Consumer Reports, Access Now, Consumer Federation of America, The Electronic Frontier Foundation, Electronic Privacy Information Center, U.S. PIRG, and Virginia Citizens Consumer Council write in respectful opposition to HB 381, which would allow data brokers to disregard deletion requests and instead merely treat them as requests to opt out of the sale, targeted advertising, and profiling of personal data. This bill is not necessary, and would be harmful to consumer privacy.
This summer, data broker RELX testified before the Virginia Consumer Data Privacy Working Group requesting to amend the CDPA so that data brokers—entities that collect and purchase consumer data from entities other than the consumer itself—may treat deletion requests as an opt out of sale out of concerns that they could not comply with deletion requirements. However, there is no logical reason that data brokers cannot comply with deletion requests. As an active member of the Privacy Shield agreement, RELX has self-certified that they are able to comply with its provisions, which include providing consumers with access to the information held about them, and the ability to delete that information when it is inaccurate or processed in violation of the Privacy Shield principles. Now that the courts have declared the Privacy Shield inadequate, businesses like RELX that process and transfer Europeans’ data to the United States may have to comply with the European Union’s General Data Protection Regulation (GDPR), which includes a data deletion requirement.
Further, even if the CDPA did raise compliance concerns for these businesses, there are more privacy-protective ways of addressing it than treating a deletion request as an opt out of sale. A narrower exemption based on CCPA regulations might read: “A business may retain a record of the request for the purpose of ensuring that the consumer’s personal information remains deleted from the business’s records.” This would help ensure that data brokers are able to delete a consumer’s information in the future if it is re-purchased.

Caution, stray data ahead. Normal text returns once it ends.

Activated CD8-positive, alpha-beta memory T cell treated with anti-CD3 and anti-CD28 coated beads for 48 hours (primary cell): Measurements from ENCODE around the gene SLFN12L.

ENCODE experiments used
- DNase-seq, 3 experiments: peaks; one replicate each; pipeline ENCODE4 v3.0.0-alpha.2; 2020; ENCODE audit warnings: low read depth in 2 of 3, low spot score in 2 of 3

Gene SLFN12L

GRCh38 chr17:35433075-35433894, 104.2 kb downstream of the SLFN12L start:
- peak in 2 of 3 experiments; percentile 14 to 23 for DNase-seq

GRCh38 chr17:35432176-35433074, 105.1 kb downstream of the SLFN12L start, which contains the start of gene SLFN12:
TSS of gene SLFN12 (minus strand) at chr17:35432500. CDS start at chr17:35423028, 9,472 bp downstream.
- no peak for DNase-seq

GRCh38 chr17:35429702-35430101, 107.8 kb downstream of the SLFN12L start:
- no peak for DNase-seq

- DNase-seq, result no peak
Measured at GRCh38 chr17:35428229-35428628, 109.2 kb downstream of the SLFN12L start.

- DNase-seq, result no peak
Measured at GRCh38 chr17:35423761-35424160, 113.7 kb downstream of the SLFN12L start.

Allowing data brokers to disregard deletion requests and instead treat them as an opt out of sale is inappropriate, especially because the retained data is vulnerable to data breaches. Indeed, RELX subsidiary LexisNexis, for example, has been breached, exposing consumers’ personal information, multiple times. Further, consumers typically are unable to control whether their information is collected by data brokers, as these companies buy and sell consumer data from other entities without having a direct relationship to the consumer. Consumers should have the choice to decide whether these companies keep their data within their systems.
For the full letter, please see the attached PDF.